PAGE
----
State support has been laughable say those in artistic community
A year ago, the Cyprus Mail spoke to artists, actors, writers and musicians who were virtually all in dire straits after a catastrophic few months. Almost two years from the outbreak of the pandemic, artists are once more trying to draw attention to their ongoing struggles, their livelihoods still compromised by restrictions and a lack of sufficient help from the state.
An open letter published last week by professional artists’ union Pasynek revealed the sad truth that artists are still reeling from the blow dealt by the pandemic. Union head Giorgos Giorgalletos wrote that the union is “unable to help members financially without the support of the state”, which according to him has done little more than offering a one-off €900 grant.
Initially, the application process for the creative community’s grant had very narrow eligibility criteria, which resulted in many slipping through the cracks and never receiving any money when they desperately needed it. A year ago today, the government announced a second round of financial aid, with changes to the eligibility criteria to ensure it reached more people.
Speaking to the Cyprus News Agency last week, actress Mara Constantinou said the government’s grant was “laughable and really showed where creatives are placed in the social ladder”, echoing what a veteran actor told us last year. “The arts are systematically downgraded everywhere, not just in Cyprus,” he said, “but that grant was humiliating”.
Poet Michael Papadopoulos said he considers the support offered to artists “provocatively inadequate” as most have lost their livelihoods during the pandemic, adding that the state should have shown more sensitivity towards the problems faced by people in the arts.
During the first year of the pandemic, cultural spaces like theatres and music venues closed for the most part of 2020 and performances suspended or postponed, creating a climate of uncertainty and instability for most people working in the sector. “Artists were not just deprived of their art, but also of the chance to address the audience they are directly dependent on,” Papadopoulos told CNA.
According to Giorgalletos’ update, the state hasn’t done much since offering the one-off grant. A large number of talented artists have abandoned their calling to survive, while those that remain are unable to support their families, the letter said. Just as it had done earlier on in the pandemic, the union still finds itself having to provide some of its members with food and other supplies, with the help of charities and organised groups.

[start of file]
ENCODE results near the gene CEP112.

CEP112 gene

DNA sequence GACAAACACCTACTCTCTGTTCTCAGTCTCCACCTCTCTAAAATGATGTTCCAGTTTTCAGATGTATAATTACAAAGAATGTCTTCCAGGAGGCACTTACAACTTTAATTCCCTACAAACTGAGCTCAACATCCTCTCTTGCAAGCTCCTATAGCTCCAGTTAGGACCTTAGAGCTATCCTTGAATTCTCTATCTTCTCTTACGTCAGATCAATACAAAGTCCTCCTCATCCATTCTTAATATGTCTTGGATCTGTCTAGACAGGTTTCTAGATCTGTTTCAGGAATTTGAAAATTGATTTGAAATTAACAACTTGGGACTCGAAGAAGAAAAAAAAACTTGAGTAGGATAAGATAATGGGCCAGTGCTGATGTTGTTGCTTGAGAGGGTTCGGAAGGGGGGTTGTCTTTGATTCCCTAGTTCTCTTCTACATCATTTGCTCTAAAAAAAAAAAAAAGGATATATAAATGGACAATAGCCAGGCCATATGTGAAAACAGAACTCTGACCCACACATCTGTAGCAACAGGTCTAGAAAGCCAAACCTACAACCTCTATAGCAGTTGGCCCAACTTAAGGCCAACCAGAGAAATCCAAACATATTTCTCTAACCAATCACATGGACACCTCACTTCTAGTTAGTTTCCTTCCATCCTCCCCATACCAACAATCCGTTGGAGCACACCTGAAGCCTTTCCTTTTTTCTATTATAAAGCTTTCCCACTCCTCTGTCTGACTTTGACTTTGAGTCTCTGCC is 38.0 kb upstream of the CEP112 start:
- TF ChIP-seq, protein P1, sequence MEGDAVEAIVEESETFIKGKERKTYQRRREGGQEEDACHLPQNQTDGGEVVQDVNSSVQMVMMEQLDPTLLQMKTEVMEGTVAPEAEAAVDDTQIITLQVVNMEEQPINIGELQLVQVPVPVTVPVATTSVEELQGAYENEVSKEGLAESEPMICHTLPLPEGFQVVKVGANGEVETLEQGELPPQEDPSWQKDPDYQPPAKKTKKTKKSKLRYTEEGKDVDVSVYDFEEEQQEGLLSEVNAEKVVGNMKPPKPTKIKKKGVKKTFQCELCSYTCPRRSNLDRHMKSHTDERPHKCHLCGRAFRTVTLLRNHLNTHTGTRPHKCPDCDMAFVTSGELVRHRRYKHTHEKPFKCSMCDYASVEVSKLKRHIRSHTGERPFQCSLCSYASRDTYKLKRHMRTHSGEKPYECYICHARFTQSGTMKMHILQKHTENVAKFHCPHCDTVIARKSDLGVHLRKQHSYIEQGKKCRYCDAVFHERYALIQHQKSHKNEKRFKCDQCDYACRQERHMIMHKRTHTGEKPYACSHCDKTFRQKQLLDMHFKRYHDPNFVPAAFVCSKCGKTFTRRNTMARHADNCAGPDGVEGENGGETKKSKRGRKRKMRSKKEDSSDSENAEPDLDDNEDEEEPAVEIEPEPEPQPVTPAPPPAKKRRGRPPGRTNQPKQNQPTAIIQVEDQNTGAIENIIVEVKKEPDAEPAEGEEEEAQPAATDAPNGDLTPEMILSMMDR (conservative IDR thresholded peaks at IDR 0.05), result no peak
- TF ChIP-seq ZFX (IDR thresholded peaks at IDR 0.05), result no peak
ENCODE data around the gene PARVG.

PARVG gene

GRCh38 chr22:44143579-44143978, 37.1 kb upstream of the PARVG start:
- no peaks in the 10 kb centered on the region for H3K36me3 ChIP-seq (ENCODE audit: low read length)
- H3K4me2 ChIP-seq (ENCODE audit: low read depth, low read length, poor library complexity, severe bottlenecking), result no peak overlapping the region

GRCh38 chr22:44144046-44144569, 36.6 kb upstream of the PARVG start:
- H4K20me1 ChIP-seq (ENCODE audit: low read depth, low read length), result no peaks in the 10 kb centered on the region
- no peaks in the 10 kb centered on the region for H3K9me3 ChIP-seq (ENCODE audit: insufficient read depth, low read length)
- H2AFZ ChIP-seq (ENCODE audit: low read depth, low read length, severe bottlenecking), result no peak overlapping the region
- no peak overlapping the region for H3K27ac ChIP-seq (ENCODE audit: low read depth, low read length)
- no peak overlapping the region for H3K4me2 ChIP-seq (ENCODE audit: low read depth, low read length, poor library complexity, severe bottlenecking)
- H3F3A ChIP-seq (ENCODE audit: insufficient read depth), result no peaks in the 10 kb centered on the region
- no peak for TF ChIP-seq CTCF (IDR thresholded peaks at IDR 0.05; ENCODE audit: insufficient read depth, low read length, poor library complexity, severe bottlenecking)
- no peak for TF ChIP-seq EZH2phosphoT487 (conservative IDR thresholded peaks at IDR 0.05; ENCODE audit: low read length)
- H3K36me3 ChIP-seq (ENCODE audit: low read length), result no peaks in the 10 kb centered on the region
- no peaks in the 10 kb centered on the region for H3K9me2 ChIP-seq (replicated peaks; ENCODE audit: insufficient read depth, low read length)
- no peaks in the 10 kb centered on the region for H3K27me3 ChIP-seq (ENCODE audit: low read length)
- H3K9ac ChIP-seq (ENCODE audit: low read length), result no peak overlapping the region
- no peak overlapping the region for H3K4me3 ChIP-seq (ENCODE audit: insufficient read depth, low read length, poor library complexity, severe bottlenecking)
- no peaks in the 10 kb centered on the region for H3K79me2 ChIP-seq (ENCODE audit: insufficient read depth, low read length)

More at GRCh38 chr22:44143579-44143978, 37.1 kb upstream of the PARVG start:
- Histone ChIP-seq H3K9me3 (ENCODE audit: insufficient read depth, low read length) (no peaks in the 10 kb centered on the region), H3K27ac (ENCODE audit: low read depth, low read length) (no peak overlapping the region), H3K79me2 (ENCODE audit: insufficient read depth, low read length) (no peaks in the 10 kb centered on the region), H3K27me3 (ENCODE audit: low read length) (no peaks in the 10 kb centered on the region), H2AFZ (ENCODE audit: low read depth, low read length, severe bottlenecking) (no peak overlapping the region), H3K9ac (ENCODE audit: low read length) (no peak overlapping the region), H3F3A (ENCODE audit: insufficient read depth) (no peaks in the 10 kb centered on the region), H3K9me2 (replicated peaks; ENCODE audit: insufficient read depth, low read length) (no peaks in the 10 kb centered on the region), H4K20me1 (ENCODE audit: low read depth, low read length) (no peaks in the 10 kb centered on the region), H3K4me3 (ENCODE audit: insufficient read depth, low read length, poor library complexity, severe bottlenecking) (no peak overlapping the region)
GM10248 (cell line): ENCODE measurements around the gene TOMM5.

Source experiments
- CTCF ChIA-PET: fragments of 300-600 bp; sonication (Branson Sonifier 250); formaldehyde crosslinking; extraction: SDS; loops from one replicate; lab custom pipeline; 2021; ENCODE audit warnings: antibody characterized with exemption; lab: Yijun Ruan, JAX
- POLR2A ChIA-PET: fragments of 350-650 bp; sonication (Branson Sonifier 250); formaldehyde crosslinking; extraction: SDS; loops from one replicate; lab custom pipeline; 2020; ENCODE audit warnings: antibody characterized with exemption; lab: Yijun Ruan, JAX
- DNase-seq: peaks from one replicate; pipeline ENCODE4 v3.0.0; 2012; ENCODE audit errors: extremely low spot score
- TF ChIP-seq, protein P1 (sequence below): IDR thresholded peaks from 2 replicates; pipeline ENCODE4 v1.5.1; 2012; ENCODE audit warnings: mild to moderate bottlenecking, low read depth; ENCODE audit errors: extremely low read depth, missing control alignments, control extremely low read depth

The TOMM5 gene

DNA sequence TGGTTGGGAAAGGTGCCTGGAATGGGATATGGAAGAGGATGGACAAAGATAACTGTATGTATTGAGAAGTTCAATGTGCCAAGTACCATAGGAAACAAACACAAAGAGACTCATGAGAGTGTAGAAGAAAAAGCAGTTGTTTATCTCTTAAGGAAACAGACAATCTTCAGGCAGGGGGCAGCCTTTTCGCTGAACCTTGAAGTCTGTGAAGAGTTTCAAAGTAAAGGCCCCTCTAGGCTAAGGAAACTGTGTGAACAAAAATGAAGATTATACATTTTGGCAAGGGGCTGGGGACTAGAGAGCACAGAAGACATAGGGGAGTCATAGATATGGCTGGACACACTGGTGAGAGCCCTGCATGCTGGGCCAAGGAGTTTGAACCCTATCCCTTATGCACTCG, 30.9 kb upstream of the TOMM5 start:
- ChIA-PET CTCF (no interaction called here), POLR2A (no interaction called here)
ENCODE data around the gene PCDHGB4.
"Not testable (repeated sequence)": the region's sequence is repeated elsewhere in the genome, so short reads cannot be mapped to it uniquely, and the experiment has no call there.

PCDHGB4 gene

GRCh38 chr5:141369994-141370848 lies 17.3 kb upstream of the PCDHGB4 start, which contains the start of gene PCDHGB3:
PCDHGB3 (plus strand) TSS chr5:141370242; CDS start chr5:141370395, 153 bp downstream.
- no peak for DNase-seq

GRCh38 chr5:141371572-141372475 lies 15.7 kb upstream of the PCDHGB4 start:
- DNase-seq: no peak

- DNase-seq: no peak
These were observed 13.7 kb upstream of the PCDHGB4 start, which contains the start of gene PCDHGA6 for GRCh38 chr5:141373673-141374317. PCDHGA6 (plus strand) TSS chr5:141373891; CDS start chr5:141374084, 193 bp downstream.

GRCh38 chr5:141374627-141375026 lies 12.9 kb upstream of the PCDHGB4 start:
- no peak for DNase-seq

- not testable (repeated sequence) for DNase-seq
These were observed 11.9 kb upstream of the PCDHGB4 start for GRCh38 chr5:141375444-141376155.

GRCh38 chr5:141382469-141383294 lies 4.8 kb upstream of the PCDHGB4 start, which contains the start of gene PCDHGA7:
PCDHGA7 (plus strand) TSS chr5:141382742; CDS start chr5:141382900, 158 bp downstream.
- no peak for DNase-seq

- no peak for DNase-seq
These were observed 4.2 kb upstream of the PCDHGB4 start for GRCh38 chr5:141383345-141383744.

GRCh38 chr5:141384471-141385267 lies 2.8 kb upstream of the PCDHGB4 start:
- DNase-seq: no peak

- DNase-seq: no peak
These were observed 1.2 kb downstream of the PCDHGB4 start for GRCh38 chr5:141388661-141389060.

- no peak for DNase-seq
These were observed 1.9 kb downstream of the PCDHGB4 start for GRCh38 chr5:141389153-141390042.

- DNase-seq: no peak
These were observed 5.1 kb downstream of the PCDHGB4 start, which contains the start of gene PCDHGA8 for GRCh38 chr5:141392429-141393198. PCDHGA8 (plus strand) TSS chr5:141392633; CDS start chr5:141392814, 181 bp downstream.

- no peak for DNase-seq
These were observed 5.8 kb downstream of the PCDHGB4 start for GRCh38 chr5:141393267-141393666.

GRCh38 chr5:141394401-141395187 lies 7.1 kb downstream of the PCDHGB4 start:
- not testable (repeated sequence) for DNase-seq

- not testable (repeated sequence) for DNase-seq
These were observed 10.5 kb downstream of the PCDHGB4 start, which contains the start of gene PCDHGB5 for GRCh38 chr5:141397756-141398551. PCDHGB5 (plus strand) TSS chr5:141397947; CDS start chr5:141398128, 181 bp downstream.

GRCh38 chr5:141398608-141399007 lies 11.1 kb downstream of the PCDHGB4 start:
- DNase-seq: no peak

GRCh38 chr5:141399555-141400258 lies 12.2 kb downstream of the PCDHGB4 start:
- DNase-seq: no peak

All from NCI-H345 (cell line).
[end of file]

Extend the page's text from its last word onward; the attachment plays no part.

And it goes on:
“Two years of destitution are too long,” the union leader wrote. “The fact some people managed to work for a few months, or received the meagre but necessary grant given last year, does not mean they recovered financially since even before the pandemic, the profession did not provide them with the opportunity to save.”
The new wave of the pandemic and the large number of cases have destroyed any hope of recovery, closing venues and cancelling performances, he said, calling for additional financial support from the state, “to support our workers of culture”.
But not everyone is pessimistic. Painter Anna Vassiliou said that despite not receiving any help from the state, she chose to make the best of the isolation and negative energy of the pandemic, channelling them into new work she will be exhibiting in 2022. Nevertheless, she told CNA that there should be more support for artists and culture “because they are the ones offering light in dark times”.
The situation is difficult for everyone, and we are living with emergency measures, said composer Savvas Savva. “Around the world, we see that governments are following a general policy of setting visitor limits for cinemas, theatres, galleries, concert venues and anything else to do with art…but people are afraid, and incomes are being decimated.”
Despite this, he said he was optimistic for the future of the creative sector, considering that during the second wave of the pandemic, when lockdown was lifted, the public was thirsty for art, flooding theatres and concert venues.
“If we return to normality, the arts will bloom again and I am certain of that,” he said.
“To be realistic, it will take a long time for us to return to go back to normal,” Constantinou said, “but we are definitely not going to give up, and will continue to exist and create, no matter how many problems we encounter”.